Reflecting on my childhood (above), I HATED my hair! I was unhappy when I had to sit for hours to get it done; I hated having to go to school with a million barrettes and ribbons positioned to “keep my hair down” when other girls would easily wear their hair down their backs or in a pretty ponytail. More importantly, I hated the way I felt when my peers would question me about what I had to “go through” to get my hair to look nice, like it was a surgery. More times than not, my white counterparts questioned me in more detail, or made rash judgements because they were blissfully unaware. unfortunately, at my young age, I would never really get made at them as much as I would get mad at my mother or ancestors for giving me this head of hair that caused this discomfort. Here are some of the things they did not understand:
(Stop at 3:25): These young women, in a comical way, depict the many frustrations that go into explaining Black hair to those that cannot relate (i.e. White Americans). I have definitely been in similar conversations and can empathize with the both of them.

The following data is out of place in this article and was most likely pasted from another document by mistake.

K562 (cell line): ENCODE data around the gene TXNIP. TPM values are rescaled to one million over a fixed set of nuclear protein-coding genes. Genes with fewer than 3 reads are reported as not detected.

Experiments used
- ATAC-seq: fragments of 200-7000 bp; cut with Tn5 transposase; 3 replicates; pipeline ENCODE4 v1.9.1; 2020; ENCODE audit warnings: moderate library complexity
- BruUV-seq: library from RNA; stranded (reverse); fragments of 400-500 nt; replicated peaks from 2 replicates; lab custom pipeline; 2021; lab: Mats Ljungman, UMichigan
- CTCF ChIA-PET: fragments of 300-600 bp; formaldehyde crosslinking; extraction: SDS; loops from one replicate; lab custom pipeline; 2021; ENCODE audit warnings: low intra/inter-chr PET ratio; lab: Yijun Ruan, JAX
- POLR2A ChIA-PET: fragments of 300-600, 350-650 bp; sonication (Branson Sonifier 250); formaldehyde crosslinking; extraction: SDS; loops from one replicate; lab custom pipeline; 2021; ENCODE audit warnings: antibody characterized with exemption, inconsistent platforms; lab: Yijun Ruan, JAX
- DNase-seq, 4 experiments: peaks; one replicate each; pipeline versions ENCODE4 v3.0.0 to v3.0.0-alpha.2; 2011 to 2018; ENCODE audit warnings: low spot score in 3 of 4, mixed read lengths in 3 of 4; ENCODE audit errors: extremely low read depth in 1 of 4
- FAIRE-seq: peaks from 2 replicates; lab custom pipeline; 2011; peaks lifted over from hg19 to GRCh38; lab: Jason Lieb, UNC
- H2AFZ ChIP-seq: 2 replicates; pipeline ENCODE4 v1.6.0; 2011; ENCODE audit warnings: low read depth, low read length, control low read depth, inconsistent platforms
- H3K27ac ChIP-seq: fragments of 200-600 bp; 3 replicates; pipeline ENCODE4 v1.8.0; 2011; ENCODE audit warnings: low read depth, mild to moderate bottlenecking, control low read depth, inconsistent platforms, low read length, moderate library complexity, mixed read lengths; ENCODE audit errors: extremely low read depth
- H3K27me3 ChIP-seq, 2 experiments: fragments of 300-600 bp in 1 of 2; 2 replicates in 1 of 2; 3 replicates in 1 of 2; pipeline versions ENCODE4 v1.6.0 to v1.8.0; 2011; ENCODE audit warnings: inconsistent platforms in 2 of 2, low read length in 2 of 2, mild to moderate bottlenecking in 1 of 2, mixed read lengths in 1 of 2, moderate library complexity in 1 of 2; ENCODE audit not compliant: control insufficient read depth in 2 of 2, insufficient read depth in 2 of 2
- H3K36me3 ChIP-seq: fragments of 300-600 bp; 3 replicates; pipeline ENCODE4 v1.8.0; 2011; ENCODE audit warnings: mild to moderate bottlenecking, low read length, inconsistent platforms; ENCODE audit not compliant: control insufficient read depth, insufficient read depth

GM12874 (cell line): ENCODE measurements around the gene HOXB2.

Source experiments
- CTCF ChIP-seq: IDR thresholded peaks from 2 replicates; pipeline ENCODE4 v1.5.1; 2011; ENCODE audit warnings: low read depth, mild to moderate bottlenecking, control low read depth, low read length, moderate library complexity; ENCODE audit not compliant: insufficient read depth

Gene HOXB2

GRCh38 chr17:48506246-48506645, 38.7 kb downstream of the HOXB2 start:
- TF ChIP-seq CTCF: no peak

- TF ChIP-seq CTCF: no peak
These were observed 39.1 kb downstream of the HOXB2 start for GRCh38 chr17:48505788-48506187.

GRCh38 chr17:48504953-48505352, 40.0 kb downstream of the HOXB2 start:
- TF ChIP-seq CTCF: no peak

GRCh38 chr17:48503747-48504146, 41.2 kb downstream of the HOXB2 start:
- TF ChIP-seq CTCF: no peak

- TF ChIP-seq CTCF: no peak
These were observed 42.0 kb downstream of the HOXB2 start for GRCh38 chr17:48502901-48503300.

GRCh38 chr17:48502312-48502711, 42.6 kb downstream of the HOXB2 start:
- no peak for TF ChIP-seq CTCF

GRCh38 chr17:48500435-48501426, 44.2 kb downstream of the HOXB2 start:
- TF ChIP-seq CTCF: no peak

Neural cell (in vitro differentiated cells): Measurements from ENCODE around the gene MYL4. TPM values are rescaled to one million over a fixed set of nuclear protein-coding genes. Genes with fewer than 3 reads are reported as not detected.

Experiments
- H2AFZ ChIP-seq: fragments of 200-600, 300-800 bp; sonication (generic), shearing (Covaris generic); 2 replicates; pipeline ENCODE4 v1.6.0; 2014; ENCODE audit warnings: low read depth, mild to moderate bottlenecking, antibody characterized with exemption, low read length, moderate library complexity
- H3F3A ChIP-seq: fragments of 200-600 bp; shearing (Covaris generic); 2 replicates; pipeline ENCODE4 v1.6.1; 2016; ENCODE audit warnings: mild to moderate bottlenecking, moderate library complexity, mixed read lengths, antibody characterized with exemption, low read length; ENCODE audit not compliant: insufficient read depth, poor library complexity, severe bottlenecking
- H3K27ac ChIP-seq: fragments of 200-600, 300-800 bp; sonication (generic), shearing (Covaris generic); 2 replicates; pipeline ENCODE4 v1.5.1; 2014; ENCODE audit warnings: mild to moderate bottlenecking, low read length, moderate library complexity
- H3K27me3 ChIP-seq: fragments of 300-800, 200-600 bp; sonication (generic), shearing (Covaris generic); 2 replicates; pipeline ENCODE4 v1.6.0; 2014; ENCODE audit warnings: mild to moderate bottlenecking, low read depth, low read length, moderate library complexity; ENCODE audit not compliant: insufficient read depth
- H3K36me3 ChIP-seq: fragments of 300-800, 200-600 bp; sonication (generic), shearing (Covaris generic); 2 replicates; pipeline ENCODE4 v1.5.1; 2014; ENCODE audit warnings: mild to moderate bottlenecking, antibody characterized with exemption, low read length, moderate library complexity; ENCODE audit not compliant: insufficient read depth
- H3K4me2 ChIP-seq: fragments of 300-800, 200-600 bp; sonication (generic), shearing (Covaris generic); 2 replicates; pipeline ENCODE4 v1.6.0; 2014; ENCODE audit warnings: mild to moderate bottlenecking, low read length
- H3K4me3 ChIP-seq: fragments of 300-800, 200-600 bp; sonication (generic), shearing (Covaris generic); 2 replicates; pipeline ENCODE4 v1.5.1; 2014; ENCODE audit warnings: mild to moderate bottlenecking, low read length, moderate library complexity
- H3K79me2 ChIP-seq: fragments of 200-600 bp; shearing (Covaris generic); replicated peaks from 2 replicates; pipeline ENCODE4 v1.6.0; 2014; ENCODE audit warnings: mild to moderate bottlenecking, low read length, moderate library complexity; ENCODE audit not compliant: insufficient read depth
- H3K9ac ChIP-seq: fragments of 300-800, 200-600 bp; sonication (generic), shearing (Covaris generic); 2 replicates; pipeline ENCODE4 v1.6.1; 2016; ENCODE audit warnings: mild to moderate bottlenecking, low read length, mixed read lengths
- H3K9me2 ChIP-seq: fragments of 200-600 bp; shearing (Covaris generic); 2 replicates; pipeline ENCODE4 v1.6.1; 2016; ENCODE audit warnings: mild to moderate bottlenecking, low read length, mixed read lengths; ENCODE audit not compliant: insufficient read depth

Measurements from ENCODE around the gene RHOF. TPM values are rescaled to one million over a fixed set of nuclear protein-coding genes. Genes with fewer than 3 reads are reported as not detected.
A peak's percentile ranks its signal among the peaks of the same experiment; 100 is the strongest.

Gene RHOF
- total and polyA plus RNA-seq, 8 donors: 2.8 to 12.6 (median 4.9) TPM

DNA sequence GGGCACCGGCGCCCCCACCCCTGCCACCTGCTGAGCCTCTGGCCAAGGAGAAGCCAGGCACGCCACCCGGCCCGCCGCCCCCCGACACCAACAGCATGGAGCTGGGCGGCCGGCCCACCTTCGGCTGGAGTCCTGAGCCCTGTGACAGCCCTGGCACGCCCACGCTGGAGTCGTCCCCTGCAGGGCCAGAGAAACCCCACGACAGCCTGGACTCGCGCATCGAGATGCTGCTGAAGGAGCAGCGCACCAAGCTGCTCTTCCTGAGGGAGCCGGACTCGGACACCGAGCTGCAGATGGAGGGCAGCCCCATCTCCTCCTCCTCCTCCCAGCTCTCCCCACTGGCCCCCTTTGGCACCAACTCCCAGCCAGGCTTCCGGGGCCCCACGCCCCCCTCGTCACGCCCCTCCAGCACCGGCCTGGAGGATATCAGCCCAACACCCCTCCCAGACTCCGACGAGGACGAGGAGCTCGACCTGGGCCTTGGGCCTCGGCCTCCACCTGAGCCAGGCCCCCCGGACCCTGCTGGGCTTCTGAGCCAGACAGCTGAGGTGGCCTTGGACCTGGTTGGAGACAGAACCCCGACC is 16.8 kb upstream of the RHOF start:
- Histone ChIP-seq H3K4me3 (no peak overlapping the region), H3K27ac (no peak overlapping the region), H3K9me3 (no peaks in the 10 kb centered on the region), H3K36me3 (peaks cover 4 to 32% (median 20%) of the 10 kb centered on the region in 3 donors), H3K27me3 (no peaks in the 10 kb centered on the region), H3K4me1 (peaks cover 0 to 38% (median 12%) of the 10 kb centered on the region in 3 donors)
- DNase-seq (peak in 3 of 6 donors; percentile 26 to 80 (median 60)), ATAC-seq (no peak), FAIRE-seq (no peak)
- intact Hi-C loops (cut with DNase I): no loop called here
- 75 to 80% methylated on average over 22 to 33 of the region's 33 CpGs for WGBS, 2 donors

But in any event, this topic of natural hair: understanding what originally made African-American Women dislike this aspect of their identity, and in return, succumb to an image of beauty created in opposition of them, but fortunately work back toward accepting and embracing their natural roots, stemmed from my struggle, and as I realized, the struggle of many.
How Did This All Start?
Not only were they told they did not have “good” hair, slaves were taught that they did not possess human hair. Hair as kinky and difficult as theirs could be nothing other than cotton or wool.